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Science or pseudoscience? A distinction that matters for police officers, lawyers and judges

Research output: Contribution to journalArticle

Scientific knowledge has been a significant contributor to the development of better practices within law enforcement agencies. However, some alleged ‘experts’ have been shown to have disseminated information to police officers, lawyers and judges that is neither empirically tested nor supported by scientific theory. The aim of this article is to provide organisations within the justice system with an overview of a) what science is and is not; b) what constitutes an empirically driven, theoretically founded, peer-reviewed approach; and c) how to distinguish science from pseudoscience. Using examples in relation to non-verbal communication, this article aims to demonstrate that not all information which is presented as comprehensively evaluated is methodologically reliable for use in the justice system.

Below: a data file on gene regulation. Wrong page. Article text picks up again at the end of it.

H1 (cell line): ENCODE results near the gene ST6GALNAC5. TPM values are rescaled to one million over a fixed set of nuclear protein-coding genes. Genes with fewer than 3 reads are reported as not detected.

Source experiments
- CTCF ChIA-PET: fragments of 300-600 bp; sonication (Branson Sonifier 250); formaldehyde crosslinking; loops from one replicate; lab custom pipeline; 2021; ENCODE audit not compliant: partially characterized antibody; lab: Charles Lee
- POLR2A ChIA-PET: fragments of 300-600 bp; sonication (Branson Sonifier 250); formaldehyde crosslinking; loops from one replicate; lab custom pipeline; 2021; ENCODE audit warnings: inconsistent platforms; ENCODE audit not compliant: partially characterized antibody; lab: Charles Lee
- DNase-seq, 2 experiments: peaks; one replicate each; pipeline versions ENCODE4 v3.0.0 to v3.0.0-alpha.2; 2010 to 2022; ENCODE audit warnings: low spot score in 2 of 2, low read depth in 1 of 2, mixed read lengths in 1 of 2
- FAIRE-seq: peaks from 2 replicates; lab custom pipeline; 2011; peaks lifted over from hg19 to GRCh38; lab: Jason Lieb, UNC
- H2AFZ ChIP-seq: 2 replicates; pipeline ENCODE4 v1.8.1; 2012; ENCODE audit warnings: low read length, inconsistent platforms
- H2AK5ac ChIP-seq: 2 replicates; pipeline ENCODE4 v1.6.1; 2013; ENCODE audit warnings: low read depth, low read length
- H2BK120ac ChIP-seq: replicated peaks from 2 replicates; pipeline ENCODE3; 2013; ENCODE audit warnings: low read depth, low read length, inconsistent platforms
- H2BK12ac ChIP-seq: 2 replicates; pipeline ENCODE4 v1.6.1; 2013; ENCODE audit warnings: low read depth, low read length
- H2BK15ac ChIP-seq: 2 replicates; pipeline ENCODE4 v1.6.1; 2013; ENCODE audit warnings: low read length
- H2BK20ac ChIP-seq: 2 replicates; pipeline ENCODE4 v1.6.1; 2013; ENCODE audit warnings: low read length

Original languageEnglish
JournalPsychiatry, Psychology and Law
Early online date13 Aug 2019
DOIs
Publication statusEarly online - 13 Aug 2019

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  • Science or pseudoscience

    Rights statement: This is an Accepted Manuscript of an article published by Taylor & Francis in Psychiatry, Psychology and Law on 13/08/2019, available online: http://www.tandfonline.com/10.1080/13218719.2019.1618755.

    Accepted author manuscript (Post-print), 260 KB, PDF document

    Due to publisher’s copyright restrictions, this document is not freely available to download from this website until: 13/08/20

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